Other team members agree the opportunity is invaluable. 

“This has been huge for me as a first-gen college student, also as a student coming from Cambodia where there are very limited educational opportunities like the Boeing Case Competition,” said Suen, a senior. 

Block, a junior, said the experience was “fulfilling in both a competitive and creative aspect.” 

And as Wu, a senior, pointed out, “it was a great opportunity to learn things that will never be taught in any classroom.” 

For all these reasons, Campagnaro, a senior, encouraged “future UW Bothell students to participate in this event in the coming years.” 

Making a name 

Gülru Özkan-Seely

Gülru Özkan-Seely

UW Bothell’s School of Business launched Supply Chain Management as an option on the Business Administration degree in 2018. Last year was the first time UW Bothell students entered the Boeing competition. They did not finish in the top three. 

Neither a course requirement nor a function of the Supply Chain Management Club, the competition is for students who voluntarily come together because they want an additional, intense educational experience. It’s open to any student and frequently draws finance majors as well, said Assistant Professor Gülru Özkan-Seely, who advised the teams. 

The faculty is excited that the young Supply Chain Management program is building a reputation, said Özkan-Seely. Graduate-level courses might be possible in the future, she said. 

In addition to giving students feedback from a panel of supply chain professionals, the competition also gives Boeing a look at some of the best upcoming talent in the area, said Surya Pathak, a professor in the School of Business and coordinator for Operations Management & Information Systems.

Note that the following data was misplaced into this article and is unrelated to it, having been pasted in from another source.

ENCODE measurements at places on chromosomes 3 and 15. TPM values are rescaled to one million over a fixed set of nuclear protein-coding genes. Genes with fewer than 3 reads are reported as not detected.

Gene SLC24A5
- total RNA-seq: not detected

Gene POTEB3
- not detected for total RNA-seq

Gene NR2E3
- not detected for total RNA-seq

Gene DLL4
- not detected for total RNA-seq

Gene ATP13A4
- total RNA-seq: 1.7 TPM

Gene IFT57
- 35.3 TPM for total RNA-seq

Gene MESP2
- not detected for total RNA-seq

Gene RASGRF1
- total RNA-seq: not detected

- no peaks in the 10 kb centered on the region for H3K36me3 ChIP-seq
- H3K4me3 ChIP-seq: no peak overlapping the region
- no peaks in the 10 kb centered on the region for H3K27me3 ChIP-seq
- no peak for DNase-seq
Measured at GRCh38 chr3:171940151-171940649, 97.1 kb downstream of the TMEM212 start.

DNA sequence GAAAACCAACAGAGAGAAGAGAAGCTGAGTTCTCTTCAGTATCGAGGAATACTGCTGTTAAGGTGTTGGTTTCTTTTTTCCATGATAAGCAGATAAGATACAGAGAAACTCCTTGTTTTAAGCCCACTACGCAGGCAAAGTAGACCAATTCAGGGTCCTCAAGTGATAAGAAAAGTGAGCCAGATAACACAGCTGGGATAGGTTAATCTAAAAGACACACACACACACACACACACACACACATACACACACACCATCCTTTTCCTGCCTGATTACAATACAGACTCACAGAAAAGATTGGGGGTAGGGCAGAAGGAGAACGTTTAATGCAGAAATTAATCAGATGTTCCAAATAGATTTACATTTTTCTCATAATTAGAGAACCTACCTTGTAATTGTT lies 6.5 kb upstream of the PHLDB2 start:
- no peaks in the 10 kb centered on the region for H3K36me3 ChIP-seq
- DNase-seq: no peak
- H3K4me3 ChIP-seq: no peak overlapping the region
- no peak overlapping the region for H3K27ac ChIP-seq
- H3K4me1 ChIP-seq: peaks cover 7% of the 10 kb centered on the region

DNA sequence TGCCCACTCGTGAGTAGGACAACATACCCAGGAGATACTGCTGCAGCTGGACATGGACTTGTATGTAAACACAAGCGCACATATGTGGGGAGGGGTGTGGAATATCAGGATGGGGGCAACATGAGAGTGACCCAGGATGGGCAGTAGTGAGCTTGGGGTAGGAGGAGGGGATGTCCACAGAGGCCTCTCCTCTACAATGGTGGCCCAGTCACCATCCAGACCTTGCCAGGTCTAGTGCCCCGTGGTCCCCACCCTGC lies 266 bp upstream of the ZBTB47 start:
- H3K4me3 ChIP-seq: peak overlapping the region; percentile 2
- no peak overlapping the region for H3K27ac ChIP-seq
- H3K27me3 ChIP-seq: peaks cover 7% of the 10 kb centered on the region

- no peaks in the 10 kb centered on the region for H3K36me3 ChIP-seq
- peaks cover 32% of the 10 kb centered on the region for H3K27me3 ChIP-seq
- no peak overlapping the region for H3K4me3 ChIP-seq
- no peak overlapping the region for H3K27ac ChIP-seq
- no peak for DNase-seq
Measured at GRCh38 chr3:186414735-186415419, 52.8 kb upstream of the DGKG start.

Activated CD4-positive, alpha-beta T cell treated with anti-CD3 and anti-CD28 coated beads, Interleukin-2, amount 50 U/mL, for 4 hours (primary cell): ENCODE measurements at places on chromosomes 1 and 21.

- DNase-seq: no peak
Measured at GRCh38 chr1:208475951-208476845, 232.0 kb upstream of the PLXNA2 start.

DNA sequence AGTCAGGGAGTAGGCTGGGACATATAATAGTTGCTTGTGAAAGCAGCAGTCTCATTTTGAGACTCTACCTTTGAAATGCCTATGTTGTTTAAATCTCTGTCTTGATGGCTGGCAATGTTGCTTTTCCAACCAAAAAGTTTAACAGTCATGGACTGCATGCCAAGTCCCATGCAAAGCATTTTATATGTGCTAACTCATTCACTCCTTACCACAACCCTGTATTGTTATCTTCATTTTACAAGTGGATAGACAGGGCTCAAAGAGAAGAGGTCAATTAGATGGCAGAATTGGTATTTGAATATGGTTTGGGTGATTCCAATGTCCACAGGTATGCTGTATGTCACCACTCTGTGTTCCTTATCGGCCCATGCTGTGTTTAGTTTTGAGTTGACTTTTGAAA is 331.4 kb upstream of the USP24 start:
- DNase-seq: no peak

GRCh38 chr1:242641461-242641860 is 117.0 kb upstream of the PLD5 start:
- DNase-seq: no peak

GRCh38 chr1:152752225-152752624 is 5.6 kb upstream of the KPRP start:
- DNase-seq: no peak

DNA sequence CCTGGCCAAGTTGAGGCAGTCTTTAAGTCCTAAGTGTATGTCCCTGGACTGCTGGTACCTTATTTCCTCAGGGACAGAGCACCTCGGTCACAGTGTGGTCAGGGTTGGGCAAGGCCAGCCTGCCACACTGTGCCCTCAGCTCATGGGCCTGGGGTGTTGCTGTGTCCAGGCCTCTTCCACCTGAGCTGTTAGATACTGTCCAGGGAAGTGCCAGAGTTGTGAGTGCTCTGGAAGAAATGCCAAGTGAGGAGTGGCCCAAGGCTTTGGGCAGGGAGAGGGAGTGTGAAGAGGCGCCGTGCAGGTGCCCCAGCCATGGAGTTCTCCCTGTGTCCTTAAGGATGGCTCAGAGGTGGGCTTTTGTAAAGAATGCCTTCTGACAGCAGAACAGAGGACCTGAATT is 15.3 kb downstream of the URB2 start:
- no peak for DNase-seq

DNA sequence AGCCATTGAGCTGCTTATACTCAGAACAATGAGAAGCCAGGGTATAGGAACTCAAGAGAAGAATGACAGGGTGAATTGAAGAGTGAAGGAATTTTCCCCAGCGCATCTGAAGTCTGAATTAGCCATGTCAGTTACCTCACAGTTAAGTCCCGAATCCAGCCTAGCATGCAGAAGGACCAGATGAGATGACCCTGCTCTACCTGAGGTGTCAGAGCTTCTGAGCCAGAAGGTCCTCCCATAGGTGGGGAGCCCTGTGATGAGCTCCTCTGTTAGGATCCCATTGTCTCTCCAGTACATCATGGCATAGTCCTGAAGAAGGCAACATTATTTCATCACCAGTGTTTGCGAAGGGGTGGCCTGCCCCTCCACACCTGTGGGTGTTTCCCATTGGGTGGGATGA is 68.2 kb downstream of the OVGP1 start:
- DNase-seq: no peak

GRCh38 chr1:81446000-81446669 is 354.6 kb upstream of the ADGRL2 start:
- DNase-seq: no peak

“It’s a fantastic thing that Boeing does for developing students as well as for themselves,” he said. 

When Pathak started at UW Bothell in 2008, there were just a couple of courses in operations management. With additional faculty, including Özkan-Seely and Associate Professor Deanna Kennedy, the school has been able to expand the curriculum. 

Excellence is the product 

In addition to the curriculum, the faculty developed relationships with Boeing and other businesses in the area — Microsoft, Amazon, T-Mobile — that give students opportunities for internships and community-based learning, Özkan-Seely said.  

Since the first cohort of 14 Supply Chain Management students in 2018, nearly 100% of graduates have been placed into career positions, Pathak said. 

The three UW Bothell teams this year represented half of all the students in the Supply Chain Management cohort. Just participating gives students a professional experience they can list on a resume, which gives them credibility, Pathak said. 

It builds the school’s reputation, too, among incoming students and industry professionals. 

“We want to become a top supply chain undergraduate program in the country, not just the region,” Pathak said. “All of this helps us toward that goal.”